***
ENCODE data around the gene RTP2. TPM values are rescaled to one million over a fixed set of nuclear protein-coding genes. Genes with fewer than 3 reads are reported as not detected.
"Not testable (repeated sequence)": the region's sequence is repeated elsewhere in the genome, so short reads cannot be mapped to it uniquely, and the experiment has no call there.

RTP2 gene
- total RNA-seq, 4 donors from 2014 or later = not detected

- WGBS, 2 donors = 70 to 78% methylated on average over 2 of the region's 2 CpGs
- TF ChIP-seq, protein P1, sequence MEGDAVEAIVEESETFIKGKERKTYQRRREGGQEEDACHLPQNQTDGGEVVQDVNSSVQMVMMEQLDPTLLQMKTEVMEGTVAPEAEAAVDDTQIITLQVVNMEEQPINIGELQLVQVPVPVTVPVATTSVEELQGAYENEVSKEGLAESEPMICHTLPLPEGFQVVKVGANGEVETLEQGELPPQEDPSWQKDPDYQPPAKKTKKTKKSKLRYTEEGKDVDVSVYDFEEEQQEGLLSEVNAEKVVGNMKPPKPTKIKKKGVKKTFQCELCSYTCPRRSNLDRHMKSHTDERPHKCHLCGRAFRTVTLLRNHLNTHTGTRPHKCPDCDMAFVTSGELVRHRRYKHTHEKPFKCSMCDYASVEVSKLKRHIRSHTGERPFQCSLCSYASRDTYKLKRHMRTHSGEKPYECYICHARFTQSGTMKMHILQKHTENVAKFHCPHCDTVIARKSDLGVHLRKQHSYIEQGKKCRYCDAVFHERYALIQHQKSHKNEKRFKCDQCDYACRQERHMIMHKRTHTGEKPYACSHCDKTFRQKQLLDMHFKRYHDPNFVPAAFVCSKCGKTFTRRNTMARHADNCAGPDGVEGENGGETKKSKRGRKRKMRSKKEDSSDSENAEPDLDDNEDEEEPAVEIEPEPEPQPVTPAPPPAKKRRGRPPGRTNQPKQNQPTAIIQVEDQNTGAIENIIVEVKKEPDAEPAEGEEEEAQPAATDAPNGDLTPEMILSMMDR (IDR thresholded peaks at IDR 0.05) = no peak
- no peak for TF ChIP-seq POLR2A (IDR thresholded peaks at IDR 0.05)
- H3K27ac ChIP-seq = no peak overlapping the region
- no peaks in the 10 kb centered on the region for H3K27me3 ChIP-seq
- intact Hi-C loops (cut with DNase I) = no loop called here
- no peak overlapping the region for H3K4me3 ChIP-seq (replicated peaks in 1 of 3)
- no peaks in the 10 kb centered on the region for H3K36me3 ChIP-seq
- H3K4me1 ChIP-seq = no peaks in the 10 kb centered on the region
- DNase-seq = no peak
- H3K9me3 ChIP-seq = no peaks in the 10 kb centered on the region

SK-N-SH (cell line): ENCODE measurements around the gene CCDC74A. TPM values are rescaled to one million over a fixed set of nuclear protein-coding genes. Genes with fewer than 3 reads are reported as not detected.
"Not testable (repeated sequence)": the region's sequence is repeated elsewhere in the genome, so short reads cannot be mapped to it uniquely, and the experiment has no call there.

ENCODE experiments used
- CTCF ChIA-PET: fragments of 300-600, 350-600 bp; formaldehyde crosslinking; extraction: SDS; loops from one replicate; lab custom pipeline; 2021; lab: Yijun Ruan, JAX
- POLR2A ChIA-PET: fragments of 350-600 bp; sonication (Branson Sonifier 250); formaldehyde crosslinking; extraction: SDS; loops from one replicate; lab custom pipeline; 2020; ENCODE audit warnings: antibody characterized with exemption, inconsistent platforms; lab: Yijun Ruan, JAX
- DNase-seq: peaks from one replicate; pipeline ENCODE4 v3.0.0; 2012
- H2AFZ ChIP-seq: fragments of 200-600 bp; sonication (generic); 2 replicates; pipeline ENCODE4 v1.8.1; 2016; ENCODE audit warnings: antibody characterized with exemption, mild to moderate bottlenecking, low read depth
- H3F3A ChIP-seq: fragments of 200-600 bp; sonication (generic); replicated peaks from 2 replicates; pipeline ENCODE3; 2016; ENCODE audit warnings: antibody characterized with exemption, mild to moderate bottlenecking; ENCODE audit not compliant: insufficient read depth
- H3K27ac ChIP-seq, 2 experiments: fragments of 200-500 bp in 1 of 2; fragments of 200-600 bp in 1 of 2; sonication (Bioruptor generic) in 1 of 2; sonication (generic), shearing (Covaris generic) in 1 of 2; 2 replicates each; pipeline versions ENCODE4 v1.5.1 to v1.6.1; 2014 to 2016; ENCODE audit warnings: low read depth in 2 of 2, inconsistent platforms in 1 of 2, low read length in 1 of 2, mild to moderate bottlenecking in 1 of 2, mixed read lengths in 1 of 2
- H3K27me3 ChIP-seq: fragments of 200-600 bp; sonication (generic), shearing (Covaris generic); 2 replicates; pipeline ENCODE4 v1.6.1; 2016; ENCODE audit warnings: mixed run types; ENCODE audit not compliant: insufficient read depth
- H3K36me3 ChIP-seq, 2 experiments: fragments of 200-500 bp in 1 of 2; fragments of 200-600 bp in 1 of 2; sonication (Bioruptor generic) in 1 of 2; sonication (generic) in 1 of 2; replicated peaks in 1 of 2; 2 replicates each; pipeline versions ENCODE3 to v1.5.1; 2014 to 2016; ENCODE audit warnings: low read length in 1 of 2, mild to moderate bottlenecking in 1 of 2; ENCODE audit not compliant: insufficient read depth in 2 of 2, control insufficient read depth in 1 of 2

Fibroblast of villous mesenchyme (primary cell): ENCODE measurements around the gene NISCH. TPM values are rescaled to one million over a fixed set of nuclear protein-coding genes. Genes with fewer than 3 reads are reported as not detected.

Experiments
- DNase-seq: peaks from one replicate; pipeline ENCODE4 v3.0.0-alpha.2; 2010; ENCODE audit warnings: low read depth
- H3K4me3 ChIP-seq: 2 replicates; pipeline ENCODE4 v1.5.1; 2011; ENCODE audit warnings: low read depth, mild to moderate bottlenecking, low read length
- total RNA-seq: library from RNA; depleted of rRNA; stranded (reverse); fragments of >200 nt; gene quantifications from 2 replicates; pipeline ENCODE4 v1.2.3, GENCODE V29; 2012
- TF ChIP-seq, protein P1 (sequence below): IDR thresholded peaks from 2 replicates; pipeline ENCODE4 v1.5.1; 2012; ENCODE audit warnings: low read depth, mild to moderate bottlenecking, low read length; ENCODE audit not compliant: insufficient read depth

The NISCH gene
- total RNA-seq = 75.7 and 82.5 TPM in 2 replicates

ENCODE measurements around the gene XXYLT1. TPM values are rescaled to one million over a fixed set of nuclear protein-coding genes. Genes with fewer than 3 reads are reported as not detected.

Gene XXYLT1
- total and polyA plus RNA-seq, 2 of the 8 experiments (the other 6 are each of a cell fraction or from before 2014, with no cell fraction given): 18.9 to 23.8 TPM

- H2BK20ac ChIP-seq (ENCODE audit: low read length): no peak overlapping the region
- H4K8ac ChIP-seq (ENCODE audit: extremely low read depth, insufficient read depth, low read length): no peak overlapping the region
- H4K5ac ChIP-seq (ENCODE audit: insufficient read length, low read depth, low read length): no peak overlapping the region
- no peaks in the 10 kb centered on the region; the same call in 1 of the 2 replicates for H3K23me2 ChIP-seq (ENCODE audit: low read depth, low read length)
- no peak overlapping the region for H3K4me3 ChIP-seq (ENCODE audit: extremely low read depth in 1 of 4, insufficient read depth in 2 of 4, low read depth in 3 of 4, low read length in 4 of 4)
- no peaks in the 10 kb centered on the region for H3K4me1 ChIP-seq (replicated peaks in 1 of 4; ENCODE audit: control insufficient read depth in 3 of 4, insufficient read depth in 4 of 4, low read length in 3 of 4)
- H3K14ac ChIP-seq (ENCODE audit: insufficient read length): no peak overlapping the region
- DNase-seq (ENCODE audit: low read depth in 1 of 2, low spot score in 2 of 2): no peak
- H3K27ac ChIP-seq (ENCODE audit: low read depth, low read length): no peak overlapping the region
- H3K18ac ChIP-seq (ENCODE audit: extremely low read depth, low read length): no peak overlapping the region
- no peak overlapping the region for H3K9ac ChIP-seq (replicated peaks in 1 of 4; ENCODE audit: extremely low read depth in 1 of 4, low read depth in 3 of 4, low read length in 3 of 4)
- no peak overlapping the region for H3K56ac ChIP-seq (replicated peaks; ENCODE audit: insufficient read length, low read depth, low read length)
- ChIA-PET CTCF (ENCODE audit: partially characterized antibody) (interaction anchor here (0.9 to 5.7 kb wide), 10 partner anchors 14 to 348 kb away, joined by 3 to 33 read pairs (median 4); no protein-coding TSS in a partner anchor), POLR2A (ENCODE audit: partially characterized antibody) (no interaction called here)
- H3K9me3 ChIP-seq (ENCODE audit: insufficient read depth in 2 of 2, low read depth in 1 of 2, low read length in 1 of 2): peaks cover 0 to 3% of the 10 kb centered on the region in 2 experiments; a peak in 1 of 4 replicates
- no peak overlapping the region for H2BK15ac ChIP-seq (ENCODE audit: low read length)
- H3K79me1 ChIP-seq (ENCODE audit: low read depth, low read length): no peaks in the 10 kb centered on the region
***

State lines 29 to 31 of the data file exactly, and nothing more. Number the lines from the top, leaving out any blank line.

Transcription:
- DNase-seq: peaks from one replicate; pipeline ENCODE4 v3.0.0-alpha.2; 2010; ENCODE audit warnings: low read depth
- H3K4me3 ChIP-seq: 2 replicates; pipeline ENCODE4 v1.5.1; 2011; ENCODE audit warnings: low read depth, mild to moderate bottlenecking, low read length
- total RNA-seq: library from RNA; depleted of rRNA; stranded (reverse); fragments of >200 nt; gene quantifications from 2 replicates; pipeline ENCODE4 v1.2.3, GENCODE V29; 2012